Boyle County attorney explains why court is phasing out KAP

Boyle County Attorney Richard Campbell has clarified why a recent rules change from the Kentucky Supreme Court has led to the impending closure of the private probation monitoring company Kentucky Alternative Programs.

Campbell said the district court serving Boyle and Mercer counties is no longer sending defendants offered probation to KAP because of a specific paragraph in the Supreme Court’s administrative order. That paragraph reads:

“A district court may refer a defendant … to a private agency for monitoring in accordance with (state law) only when probation monitoring services are not being and cannot be performed by a governmental agency, a not-for-profit agency or volunteers.”

Similar language already existed in the rules for district courts, Campbell said. But the newly updated language, which went into effect Jan. 1, has been interpreted by District Court Judge Jeff Dotson to mean that KAP cannot be used for probation monitoring when the state Probation and Parole office is available.

“That’s the opinion of our courts. I think Probation and Parole — at this point, they were caught off-guard on this,” Campbell said, adding that “I can’t speak for them.”

Campbell said the district court serving Jessamine, Garrard and Lincoln counties has interpreted the Supreme Court rule the same way and similarly stopped using KAP.

An employee at the Danville Probation and Parole office said no one was available to comment Wednesday, but a supervisor capable of commenting was expected to be in the office on Thursday.

Dotson was unavailable to comment Wednesday, but a secretary in his office said he expected to release a document to The Advocate-Messenger Thursday outlining the plan to transition away from KAP.

Dotson may also soon release to the paper a video recording of a meeting he had with KAP and Probation and Parole on the day the transition began — Jan. 25.

Campbell said he attended that meeting but “did not participate.”

“I know KAP told the judge that they would continue to be operating in Pulaski and some other areas,” he said.

Campbell said he didn’t know what had caused the Supreme Court to change the rules, nor could he comment on why the judges have interpreted the rule change the way they have. He said he doesn’t think at this point there’s any chance of changing course.

A KAP employee at the Danville office confirmed Tuesday that the office was expected to close at the end of February, but it was still handling current cases already assigned to it.

A call asking for comment from KAP’s Newport office has yet to be returned.

Boyle County Circuit Court Clerk Cortney Shewmaker said after Dotson’s meeting with KAP and Probation and Parole, the plan was for KAP to provide a list of all the people it currently monitors to her and to Mercer County Circuit Court Clerk Alison Buchanan.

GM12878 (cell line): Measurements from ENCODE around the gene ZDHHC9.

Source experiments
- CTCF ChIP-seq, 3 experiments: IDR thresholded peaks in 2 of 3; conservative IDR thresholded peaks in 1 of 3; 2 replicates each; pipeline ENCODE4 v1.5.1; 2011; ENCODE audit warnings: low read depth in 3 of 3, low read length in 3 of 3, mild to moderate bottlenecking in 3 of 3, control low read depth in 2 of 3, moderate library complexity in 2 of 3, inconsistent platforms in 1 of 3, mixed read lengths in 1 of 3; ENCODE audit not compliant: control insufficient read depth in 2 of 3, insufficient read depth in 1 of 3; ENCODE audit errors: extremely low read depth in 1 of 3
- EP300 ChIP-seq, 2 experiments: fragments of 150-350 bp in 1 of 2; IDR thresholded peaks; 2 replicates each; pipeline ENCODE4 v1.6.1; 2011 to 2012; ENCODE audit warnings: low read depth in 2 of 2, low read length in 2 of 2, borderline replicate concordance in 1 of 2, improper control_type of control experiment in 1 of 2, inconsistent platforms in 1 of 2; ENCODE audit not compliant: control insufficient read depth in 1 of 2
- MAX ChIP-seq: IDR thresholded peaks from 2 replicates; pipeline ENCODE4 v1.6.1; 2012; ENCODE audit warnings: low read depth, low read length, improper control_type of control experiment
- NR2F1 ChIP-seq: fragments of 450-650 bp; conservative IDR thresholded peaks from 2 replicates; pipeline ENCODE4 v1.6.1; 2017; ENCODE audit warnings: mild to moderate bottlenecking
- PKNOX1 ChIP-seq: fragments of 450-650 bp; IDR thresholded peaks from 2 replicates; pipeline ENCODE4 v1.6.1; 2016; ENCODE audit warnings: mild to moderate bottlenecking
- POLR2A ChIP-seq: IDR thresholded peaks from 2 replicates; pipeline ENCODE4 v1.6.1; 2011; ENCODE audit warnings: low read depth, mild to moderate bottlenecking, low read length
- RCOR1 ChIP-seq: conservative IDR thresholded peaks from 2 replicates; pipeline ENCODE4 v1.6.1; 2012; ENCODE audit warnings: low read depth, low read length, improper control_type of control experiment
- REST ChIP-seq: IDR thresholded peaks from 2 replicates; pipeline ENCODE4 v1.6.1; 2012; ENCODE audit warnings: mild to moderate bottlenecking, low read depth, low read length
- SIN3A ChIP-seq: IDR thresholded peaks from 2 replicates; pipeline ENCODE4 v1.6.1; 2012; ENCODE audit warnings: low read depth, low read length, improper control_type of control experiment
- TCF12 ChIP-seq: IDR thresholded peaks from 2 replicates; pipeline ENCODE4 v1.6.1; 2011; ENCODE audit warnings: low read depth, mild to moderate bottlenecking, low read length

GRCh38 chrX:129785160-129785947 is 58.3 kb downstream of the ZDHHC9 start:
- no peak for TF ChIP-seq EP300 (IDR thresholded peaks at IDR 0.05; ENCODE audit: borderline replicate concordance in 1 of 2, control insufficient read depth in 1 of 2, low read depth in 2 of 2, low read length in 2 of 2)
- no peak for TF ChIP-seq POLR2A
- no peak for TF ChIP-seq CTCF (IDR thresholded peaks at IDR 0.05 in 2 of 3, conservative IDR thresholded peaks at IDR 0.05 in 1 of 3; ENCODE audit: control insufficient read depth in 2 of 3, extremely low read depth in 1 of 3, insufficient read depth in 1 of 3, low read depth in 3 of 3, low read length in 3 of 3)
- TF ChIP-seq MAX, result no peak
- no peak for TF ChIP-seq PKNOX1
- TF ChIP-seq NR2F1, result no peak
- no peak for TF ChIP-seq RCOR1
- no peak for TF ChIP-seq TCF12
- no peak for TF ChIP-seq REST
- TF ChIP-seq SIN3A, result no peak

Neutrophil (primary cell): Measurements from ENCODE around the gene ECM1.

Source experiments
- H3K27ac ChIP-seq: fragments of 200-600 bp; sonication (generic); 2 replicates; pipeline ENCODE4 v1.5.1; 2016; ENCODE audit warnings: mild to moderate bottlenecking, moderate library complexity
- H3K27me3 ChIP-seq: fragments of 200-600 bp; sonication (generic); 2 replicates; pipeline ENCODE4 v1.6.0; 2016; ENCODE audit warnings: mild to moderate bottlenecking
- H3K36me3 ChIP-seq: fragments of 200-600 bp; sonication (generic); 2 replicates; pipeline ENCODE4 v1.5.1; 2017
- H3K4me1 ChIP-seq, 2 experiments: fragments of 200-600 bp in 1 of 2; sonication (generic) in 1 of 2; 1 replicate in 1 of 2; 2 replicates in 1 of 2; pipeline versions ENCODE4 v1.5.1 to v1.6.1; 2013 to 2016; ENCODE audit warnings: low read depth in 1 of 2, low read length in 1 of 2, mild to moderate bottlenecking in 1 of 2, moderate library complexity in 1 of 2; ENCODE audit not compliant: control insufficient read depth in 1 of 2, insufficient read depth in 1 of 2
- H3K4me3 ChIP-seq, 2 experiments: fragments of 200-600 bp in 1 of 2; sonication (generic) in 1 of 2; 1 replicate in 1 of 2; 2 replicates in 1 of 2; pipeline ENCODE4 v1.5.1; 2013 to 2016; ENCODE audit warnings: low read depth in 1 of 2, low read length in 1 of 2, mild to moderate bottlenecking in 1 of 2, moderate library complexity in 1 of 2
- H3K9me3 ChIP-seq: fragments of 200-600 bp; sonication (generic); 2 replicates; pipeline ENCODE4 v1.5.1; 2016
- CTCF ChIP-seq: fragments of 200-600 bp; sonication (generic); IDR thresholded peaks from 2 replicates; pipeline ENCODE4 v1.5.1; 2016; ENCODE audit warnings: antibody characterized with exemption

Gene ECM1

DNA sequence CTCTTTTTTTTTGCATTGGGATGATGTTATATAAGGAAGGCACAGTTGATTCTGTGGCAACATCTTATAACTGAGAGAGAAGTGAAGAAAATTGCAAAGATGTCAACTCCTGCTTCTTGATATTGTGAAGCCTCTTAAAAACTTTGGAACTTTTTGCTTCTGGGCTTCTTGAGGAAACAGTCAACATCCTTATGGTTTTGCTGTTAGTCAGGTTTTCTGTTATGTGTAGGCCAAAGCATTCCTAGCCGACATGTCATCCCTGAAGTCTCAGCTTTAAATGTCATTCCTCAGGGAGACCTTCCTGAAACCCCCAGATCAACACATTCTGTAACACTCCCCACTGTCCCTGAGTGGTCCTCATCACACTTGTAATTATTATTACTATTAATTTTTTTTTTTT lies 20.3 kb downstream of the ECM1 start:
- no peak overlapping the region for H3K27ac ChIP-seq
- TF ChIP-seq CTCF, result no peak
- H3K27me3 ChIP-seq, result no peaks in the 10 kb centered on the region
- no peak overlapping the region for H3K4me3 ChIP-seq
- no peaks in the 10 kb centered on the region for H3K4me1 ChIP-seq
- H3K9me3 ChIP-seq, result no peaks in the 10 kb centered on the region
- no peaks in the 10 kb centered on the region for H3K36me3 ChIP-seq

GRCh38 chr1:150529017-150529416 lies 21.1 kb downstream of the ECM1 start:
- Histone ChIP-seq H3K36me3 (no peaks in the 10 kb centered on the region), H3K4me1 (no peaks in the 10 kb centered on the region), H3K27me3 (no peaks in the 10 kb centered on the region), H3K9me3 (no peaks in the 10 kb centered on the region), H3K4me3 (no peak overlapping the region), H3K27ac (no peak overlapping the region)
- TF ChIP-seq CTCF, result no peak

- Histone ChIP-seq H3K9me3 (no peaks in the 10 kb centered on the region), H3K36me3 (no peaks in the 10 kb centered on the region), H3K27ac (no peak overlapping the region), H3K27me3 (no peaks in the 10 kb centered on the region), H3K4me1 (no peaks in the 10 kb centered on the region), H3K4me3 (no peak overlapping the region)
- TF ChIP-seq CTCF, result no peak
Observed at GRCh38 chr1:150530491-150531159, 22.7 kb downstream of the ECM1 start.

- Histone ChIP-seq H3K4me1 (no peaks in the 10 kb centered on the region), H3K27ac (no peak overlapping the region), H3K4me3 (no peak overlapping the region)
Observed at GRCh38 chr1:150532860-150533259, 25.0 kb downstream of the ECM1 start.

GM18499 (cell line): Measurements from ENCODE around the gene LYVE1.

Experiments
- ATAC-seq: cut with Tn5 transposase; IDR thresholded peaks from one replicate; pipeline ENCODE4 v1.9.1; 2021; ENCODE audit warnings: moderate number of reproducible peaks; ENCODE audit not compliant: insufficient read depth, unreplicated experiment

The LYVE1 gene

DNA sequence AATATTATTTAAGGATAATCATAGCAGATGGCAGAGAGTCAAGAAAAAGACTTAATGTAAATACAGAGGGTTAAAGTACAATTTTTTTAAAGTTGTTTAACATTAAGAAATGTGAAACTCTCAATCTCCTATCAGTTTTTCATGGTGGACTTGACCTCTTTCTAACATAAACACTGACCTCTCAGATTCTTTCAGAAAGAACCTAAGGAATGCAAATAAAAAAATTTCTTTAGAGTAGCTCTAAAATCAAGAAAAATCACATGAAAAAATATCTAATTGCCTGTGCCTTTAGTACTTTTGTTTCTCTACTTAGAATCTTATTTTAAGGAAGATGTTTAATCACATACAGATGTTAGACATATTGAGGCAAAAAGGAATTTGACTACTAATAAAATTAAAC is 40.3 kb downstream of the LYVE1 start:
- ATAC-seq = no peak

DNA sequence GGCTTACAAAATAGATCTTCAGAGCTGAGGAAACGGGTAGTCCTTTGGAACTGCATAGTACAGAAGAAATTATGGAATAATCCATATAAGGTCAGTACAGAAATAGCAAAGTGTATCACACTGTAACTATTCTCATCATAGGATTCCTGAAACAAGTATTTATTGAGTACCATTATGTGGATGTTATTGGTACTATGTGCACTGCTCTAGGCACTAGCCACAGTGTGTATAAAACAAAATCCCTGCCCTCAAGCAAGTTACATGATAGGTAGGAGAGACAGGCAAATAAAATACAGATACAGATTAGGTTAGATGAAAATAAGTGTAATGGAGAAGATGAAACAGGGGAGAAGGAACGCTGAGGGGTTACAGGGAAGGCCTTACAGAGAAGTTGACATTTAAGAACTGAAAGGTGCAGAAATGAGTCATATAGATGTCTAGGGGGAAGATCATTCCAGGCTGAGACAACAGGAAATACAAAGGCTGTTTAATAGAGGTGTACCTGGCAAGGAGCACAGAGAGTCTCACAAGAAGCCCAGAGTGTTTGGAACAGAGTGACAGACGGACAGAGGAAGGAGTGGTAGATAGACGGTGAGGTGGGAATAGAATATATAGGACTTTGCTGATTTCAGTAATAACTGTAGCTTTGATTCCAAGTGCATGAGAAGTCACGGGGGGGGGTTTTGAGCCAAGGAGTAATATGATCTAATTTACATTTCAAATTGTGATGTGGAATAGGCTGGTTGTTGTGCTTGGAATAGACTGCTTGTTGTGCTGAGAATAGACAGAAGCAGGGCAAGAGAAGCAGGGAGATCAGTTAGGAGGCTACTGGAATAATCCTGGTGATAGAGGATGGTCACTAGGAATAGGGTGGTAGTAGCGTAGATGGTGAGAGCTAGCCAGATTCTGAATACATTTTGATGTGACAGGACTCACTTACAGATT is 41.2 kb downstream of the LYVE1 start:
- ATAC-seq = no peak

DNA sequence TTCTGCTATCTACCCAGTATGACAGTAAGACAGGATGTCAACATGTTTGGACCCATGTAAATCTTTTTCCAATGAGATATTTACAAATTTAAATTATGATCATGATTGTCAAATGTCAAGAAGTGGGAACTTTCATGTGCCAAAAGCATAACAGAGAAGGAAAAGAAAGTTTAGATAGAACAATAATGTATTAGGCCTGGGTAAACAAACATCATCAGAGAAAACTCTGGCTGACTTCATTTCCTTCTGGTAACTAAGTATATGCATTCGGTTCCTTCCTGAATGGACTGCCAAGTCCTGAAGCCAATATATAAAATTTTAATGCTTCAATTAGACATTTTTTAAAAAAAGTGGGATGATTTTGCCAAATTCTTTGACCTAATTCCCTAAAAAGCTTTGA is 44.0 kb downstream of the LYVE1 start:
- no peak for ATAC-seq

Shewmaker and Buchanan’s office both confirmed Wednesday that KAP had not yet provided that list.

Campbell said once the court has the lists of names, “what we will probably be doing is looking at that list” and determining who should be transferred to probation monitoring from Probation and Parole and who should have their probation terminated early.

“If you’ve got somebody who’s only got two months left, I don’t know that we’ll go through the trouble of transferring them,” Campbell said, then emphasized that the decision on each case would ultimately be up to Dotson.

“Once we get the list from KAP, then we’ll be able to start making the decision about how are we going to make those transfers,” he said.

Since the court has stopped using KAP, it has been assigning new and returning cases to Probation and Parole. Campbell said nothing has changed yet for anyone currently being monitored by KAP.

Campbell said monitoring from Probation and Parole is potentially cheaper for defendants than it is under KAP. KAP charges a $25 monthly fee, while Probation and Parole charges a $10 monthly fee plus an additional charge if drug screening is needed.

“We hear from defense attorneys (who) complain about people under KAP because they have to pay a fee,” he  said. “They have to pay a fee with Probation and Parole, too — it’s not as much as it was under KAP.”

Campbell said if the caseload is too great for Probation and Parole, it’s possible they could lobby “the governor’s office” or pursue legislative change, but  “I don’t see that happening in the near future.”

It’s also possible that Probation and Parole could refuse to provide services, at which point Dotson could hold the agency in contempt of court and the matter would head to circuit court, Campbell said.

But so far, Campbell said there have been no problems he’s aware of with assigning cases to Probation and Parole and he hasn’t heard any complaints from the agency.

It’s possible that during this “transition period,” the court will alter its standard practices concerning probation in order to accommodate Probation and Parole, Campbell said.

There are general practices the court has followed for more than 10 years, such as probating almost all cases with sentences over 30 days to KAP, as well as all cases where a defendant failed to maintain insurance on their vehicle. The court regularly probates sentences of 180 days or less for one year, and sentences of more than 180 days for two years.

Those are the kinds of practices that could be modified as Probation and Parole settles into its new, expanded role, Campbell said.

“We’re in that transition period and we’re trying to work it all out,” he said. “We’re trying to see what Probation and Parole can handle … we all have to get along, so we’re just in that period where we’re trying to feel out what to do.”